Cocktail Friday: In time for Thanksgiving, the Mayflower

Posted on 11 Nov 2016 at 1:43pm

7266e3de-mayflower-drinkWe’re on the cusp of Thanksgiving — less than two weeks away — and the weather is beginning to reflect that, with cooler temps. Our palates change too around this time, and it’s even shown in the drink recipes that are emerging. Jonathan Bona, bar manager at the Pyramid Restaurant inside the Fairmont Hotel (he was recently at The Four Seasons), has created this potent potable, and shared the recipe. Or you can ask Jonathan for it directly at the Pyramid, where it will be offered throughout November.

1 oz. Remy Martin VSOP cognac

1/2 oz. Mount Gay Black Barrel rum

1/2 oz. apple cinnamon shrub (chefs Brandon and Chris Dempsey’s new D&D Shrubs company makes one)

2 dashed Angostura bitters

Making it: Combine all ingredients in a mixing breaker and stir with a bar spoon for 30 seconds. Rim a rocks glass with cinnamon and Demerara sugar. Strain over fresh ice. Garnish with a fan of apple slices.

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David Sedaris returns for Arts & Letters Live

Posted on 10 Nov 2016 at 10:15am

David-SedarisIn tomorrow’s Dallas Voice, I have an interview with Patricia Cornwell, lesbian author of the Kay Scarpetta mystery novels, who is closing out the Dallas Museum of Art’s Arts & Letters Live Series next week. And at the same time comes word of the spring A&L series, and the return — for an eighth time — of gay humorist David Sedaris.

Sedaris will appear at the Winspear Opera House on April 28, reading new and unpublished material as part of the museum’s 26th anniversary of live readings. Pre-sale tickets are now available to members of the DMA, KERA and the ATTPAC Circle. Tickets go on sale to the general public on Nov. 14, starting at $35. You can buy them here.

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TBRU registration opens today at noon, with many changes

Posted on 09 Nov 2016 at 10:02am

Smiling bear on a black backgroundIf you need a distraction from today’s politics, here’s a suggestion. Today at noon, registration opens for TBRU 22: Boot Camp, the 22nd annual Texas Bear Round Up, presented by the Dallas Bears. There are some big changes ahead. For one: New venue — the Dallas Hyatt Regency Downtown Hotel, which can hold every registrant under one roof. Another: The dates — instead of March, the event takes place May 18–21, 2017. That might be good or bad news for you, depending on your social calendar.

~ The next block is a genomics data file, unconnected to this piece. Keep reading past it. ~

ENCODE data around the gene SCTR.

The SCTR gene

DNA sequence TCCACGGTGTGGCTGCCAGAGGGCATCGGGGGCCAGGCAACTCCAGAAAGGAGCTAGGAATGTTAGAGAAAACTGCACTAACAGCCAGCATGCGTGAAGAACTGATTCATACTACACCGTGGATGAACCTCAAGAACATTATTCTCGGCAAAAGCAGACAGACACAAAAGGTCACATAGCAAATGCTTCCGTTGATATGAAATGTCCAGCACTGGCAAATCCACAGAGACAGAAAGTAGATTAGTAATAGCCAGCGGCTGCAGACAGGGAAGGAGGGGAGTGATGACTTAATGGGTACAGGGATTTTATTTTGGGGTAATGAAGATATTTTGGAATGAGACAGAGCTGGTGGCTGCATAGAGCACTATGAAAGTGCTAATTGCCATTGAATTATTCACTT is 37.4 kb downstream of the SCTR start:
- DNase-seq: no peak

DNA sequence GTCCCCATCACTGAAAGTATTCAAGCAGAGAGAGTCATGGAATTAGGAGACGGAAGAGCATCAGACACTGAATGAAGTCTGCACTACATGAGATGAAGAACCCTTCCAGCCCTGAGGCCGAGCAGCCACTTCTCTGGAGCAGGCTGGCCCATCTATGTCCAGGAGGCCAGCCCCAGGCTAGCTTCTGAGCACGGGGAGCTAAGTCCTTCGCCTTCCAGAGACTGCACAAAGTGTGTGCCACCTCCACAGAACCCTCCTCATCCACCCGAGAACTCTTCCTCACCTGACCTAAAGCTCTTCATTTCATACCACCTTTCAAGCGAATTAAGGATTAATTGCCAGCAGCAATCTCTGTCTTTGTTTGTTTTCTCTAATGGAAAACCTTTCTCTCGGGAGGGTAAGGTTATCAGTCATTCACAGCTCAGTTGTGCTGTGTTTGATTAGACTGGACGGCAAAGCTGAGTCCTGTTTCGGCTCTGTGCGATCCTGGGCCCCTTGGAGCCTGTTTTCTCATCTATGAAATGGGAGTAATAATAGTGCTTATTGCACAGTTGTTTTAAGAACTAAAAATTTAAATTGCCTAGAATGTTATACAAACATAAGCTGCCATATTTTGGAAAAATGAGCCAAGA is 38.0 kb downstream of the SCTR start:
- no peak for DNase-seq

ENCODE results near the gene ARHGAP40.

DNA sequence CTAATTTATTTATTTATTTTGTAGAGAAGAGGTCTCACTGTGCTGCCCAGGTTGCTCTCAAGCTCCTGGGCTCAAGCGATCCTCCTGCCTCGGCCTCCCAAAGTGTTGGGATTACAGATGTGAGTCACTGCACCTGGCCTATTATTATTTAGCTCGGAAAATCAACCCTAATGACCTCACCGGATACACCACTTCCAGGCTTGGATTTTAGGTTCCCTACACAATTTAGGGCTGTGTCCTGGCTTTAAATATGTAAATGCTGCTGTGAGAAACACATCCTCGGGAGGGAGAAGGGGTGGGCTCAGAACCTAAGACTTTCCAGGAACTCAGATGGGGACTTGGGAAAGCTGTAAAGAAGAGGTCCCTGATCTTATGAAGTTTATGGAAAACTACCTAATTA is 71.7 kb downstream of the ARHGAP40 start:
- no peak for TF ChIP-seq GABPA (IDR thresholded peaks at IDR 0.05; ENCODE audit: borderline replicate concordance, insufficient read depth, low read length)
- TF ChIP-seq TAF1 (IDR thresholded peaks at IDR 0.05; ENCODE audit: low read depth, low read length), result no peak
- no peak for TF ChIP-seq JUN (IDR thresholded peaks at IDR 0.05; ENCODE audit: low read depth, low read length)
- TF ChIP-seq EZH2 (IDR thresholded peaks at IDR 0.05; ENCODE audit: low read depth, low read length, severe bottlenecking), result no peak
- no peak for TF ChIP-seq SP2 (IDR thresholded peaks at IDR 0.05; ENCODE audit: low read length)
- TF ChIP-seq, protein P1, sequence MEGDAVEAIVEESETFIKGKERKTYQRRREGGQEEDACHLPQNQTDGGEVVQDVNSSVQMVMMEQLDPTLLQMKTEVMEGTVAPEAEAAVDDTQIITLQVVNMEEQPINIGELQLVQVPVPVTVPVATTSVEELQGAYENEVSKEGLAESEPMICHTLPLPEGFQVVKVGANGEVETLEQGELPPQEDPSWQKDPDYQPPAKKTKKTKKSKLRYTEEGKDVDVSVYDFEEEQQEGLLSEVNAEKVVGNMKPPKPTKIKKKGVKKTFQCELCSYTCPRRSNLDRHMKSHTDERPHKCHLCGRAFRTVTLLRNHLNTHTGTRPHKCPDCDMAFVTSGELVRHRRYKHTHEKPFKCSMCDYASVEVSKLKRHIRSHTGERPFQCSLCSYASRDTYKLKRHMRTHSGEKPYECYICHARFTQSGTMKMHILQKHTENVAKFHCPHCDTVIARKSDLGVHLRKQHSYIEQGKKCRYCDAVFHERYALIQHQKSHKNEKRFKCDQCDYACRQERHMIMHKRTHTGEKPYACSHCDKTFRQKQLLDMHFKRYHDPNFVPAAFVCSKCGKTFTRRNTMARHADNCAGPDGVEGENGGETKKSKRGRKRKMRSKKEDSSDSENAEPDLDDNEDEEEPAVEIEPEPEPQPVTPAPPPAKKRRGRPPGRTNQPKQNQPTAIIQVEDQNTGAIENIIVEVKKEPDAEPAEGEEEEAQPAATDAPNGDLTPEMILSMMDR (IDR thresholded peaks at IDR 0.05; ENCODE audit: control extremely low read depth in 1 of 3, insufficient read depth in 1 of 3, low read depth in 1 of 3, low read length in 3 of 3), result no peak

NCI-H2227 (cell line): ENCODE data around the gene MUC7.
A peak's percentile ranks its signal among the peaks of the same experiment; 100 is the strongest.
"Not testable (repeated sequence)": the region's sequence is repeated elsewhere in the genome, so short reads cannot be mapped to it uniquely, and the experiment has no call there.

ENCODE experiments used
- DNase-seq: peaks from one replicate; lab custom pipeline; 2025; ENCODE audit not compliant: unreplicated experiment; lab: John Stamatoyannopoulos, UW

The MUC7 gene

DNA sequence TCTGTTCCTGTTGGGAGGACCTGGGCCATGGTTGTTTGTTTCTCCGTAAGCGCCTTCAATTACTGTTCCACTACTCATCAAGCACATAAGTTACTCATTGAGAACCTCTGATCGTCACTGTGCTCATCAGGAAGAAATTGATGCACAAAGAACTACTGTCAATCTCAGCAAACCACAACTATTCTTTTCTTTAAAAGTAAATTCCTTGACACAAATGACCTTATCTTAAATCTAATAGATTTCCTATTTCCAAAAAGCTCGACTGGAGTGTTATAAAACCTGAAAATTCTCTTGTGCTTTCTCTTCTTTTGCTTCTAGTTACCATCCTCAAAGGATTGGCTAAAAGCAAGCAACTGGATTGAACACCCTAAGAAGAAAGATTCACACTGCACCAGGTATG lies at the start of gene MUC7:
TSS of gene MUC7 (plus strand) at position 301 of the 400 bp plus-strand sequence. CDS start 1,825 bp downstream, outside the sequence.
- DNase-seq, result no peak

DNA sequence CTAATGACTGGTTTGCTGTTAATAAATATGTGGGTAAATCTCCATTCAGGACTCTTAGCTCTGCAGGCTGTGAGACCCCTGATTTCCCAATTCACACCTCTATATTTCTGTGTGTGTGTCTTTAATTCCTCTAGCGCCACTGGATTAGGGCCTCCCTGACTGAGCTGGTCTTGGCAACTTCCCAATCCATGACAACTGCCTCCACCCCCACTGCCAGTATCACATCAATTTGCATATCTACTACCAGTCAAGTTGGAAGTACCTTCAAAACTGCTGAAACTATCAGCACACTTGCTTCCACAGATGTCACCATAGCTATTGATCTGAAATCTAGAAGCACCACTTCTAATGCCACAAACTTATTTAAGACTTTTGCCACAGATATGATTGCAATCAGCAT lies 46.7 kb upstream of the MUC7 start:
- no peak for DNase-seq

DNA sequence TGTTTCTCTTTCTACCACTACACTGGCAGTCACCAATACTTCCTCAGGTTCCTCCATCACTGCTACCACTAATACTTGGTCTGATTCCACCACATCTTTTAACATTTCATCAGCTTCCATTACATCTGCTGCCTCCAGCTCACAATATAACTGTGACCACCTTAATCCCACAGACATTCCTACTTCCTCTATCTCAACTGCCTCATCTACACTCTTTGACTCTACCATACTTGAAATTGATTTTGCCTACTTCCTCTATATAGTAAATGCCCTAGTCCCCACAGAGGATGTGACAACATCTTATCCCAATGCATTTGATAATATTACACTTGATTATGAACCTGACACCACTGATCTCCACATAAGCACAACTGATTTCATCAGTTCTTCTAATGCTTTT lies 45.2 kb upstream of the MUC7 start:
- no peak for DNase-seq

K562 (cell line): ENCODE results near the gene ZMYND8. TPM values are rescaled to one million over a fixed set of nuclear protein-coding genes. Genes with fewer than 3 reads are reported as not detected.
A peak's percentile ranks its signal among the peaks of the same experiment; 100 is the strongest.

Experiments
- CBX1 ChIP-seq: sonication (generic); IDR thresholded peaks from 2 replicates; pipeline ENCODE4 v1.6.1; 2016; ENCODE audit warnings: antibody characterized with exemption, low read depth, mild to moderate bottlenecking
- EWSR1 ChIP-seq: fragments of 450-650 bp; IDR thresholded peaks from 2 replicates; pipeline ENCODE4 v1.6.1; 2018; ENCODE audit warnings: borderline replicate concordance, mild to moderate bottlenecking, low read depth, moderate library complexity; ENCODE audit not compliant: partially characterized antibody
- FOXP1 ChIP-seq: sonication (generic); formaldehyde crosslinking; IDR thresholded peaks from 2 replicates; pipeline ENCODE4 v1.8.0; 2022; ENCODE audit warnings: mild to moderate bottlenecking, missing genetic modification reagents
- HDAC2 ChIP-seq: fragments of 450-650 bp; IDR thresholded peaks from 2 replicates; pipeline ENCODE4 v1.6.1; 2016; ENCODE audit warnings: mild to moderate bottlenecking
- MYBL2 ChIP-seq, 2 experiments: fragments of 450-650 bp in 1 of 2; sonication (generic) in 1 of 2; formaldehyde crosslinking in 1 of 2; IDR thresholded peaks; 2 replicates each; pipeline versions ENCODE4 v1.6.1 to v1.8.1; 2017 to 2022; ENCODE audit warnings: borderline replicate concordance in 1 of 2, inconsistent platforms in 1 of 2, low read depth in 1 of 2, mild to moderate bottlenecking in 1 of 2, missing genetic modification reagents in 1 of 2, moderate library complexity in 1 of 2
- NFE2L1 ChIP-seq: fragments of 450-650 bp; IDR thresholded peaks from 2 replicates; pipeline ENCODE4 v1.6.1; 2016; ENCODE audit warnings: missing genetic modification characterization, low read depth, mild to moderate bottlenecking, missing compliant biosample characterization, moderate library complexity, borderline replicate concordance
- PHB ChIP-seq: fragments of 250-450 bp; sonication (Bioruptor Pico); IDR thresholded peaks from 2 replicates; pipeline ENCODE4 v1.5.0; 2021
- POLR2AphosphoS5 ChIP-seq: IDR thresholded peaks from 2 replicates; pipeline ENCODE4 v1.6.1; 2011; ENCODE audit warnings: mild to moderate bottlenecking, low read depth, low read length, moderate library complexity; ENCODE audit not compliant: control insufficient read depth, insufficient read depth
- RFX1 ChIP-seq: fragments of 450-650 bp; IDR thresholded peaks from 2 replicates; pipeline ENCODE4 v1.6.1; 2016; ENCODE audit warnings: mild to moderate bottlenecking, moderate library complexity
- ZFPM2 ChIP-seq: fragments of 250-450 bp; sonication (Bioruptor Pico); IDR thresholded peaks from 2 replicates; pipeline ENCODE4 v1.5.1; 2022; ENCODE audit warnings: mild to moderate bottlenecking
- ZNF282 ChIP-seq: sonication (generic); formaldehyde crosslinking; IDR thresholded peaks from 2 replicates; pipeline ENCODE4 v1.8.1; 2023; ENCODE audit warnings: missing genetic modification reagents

Anyway, at noon you can sign up here. Furry men in Speedos frolicking by the pool. If that doesn’t cheer you up, I’m out of ideas.

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Winter is coming: Reflections of the frightening power of demagoguery

Posted on 09 Nov 2016 at 9:51am

Jones, Arnold WayneI still remember, with amazing clarity, my middle school’s race for class president. Two candidates stand out: Brian Koehr and Paige Apple. I was friendly with both, although not close friends with either. Brian was happy and enthusiastic; Paige was quiet and studious. Going into their candidate speeches, I honestly didn’t know who I was going to vote for. I seem to recall being favorably disposed toward Brian.

To this day, the essence of their speeches stays with me. Paige’s was along the lines of, “Here’s my plan for what we all need to do to make this a better school;” Brian’s was along the lines of, “Pizza day every day in the cafeteria!” I voted for Paige, and hoped for the best.

Brian won by a landslide.

That was my first experience with the nature of politics, and the power of the vote.

The truth was, who became class president then didn’t matter. There’s probably no more toothless job in America. Brian, Paige… They were both going to do the same thing — give a speech at homecoming, pick a theme for the school dance, get their faces in the yearbook smiling back. Memories. It was all for show, a gesture toward citizenship, a lesson learned.

And it did instill in me — and probably everybody in school that day — the awesome power of demagoguery: A candidate who will say what the people want to hear has an edge over one who speaks hard truths. That’s not always the case, of course. Sometimes the hard truth is resonant and the pandering rings false. Voters can surprise you.

And certainly they surprised us all Tuesday night.

Brian Koehr was a nice guy in a powerless position who made meaningless promises that had no lasting impact beyond the insulated microcosm of eighth grade. That is not the same with Donald Trump. He is not a nice man. He is not powerless. He is not benevolent. And soon he will wield as much power as any human ever has.

His agenda is chilling. Among his campaign promises: Repeal the Affordable Care Act (and replace it with…? He won’t say); appoint ultra-right-wing justices to the courts, including the Supreme Court; build a wall between the United States and Mexico, whatever the diplomatic cost; impose a ban on, and even deport, Muslims, irrespective of their citizenship status; overturn marriage equality.

I know Trump supporters who allay my concerns about what his presidency will look like by saying, “Don’t worry — he’s not going to do all the things he says.” Then why in the world did you vote for him? Anyway, those are just some of the things he has publicly advocated. What about the ones he hasn’t even thought of? If even half of these come to fruition, it would be devastating for every single person I know.

Even if you can’t trust what he says, what will America under Trump look like? Presumably, it will be one forged by Mitch McConnell and others in the Republican Party who will exploit Trump’s inexperience with the political system to their own end. In many ways, I’m more afraid of a Mike Pence presidency then a Donald Trump presidency. Pence has core values, however twisted, and political experience. He can actually get an agenda through.

What will Trump do? That’s what has me as scared as I have ever been about the future of my republic.

And I’m about as “safe” as you can get. I am a middle-aged, middle-class, white male. Aside from not being Christian or straight, I’m as mainstream as a person can be in this country today.